Civil War Quarterly

Early Fall 2015

Volume 5, No. 2

COVER: Don Troiani’s iconic portrait, “Confederate Officer with His Men.” © 2015 Don Troiani, Military & Historical Image Bank www.historicalimagebank.com

Early Fall 2015

Civil War Quarterly, Editorial

Civil War Spies: Timothy Webster

By Roy Morris, Jr.

Spying is a dangerous game.

Even the best spies sometimes get caught, as Confederate raider John Yates Beall, “the Mosby of the Chesapeake,” learned the hard way in 1865, and the consequences are never pretty to contemplate. Read more

Early Fall 2015

Civil War Quarterly, Espionage

The Confederate Spy Ring: Spreading Terror to the Union

By Peter Kross

The Civil War was fought out in the open on battlefields across the United States. But beginning in early 1864, the highest levels of the Confederate government decided that another, more clandestine war would be fought behind the lines in the North. Read more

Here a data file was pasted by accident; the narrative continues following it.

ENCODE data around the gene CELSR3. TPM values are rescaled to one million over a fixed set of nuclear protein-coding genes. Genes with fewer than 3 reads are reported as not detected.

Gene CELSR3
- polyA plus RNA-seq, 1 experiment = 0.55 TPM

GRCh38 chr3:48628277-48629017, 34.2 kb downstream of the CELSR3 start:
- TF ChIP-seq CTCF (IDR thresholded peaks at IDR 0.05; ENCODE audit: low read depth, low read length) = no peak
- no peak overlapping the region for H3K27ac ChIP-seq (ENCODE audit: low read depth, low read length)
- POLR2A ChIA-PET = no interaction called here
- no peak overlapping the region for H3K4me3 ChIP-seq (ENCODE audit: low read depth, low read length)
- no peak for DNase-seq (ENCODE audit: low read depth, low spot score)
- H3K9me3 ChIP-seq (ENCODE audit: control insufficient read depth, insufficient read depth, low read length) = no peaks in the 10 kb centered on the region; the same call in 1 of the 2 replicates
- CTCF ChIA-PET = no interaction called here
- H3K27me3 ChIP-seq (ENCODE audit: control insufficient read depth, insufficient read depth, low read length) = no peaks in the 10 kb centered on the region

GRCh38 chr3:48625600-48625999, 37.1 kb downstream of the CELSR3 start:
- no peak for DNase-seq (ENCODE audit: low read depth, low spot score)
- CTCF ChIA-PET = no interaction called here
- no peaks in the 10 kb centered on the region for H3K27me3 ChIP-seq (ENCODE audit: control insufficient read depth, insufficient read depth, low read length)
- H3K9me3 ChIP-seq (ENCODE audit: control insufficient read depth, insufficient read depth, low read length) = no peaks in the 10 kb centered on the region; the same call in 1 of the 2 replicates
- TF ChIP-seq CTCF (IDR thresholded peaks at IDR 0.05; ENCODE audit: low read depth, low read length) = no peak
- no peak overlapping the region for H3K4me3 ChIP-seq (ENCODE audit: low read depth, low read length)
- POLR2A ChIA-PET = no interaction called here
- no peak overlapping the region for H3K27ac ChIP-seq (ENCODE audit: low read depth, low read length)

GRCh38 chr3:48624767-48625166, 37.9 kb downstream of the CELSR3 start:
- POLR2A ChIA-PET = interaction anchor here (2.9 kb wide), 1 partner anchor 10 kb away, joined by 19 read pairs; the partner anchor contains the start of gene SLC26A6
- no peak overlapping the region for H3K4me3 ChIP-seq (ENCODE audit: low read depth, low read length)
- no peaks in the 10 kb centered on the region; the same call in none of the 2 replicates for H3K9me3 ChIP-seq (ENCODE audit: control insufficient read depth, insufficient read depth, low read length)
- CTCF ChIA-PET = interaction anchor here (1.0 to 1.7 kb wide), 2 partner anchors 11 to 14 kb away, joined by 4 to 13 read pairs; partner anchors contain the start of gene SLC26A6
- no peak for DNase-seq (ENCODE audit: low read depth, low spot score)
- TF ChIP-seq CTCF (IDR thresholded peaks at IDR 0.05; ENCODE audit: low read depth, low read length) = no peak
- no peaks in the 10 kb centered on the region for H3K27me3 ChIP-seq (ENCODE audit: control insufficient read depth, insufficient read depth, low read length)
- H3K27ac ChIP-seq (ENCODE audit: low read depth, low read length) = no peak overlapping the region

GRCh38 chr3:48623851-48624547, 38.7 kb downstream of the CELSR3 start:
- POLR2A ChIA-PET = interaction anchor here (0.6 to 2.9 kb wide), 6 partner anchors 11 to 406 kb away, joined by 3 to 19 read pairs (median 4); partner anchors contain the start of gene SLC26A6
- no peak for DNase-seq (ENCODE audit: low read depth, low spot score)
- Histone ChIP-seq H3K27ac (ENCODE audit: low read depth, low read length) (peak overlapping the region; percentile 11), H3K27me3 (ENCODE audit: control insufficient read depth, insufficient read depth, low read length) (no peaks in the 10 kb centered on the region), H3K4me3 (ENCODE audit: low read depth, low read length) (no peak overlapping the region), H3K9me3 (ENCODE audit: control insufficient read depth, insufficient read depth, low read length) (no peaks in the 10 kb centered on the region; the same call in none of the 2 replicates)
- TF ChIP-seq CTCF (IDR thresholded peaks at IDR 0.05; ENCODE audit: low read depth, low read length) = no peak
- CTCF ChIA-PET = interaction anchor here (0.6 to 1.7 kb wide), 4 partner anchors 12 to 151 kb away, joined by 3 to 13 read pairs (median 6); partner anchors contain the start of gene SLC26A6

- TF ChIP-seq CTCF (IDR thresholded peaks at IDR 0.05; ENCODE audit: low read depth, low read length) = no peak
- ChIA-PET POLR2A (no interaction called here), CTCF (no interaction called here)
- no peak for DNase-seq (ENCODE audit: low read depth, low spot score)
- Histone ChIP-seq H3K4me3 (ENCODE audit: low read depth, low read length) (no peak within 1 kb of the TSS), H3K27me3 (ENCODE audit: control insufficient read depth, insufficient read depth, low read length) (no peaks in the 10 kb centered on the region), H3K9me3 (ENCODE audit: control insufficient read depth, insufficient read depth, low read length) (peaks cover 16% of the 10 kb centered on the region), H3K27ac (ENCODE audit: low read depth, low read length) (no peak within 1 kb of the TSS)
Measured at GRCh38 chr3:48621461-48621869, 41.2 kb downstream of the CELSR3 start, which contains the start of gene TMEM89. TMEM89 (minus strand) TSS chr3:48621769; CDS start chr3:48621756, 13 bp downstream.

Early Fall 2015

Civil War Quarterly, Militaria

Avoiding the Nameless Grave—Civil War ID Tags

by Don Troiani

The American Civil War may well have been the first major conflict in which soldiers felt the need to wear some sort of a personal identification badge in the event that they were killed or wounded in battle. Read more

Early Fall 2015

Civil War Quarterly

Blood on the Snow: The Battle of Nashville

By John Walker

For the black-skinned, blue-clad soldiers deployed on the extreme left flank of the Union Army outside Nashville, Tennessee, the order to advance announced at dawn on December 15, 1864, was a long time coming. Read more

Early Fall 2015

Civil War Quarterly

The Battle of Waynesboro: Jubal Early’s Last Stand

By Cowan Brew

The unrelentingly harsh winter of 1864-1865 gave no respite to Virginia’s war-torn Shenandoah Valley. Heavy snows and frigid temperatures made travel difficult, and the two opposing armies found themselves literally frozen into place, 90 miles apart and in no particular hurry to get at each other again before the weather broke. Read more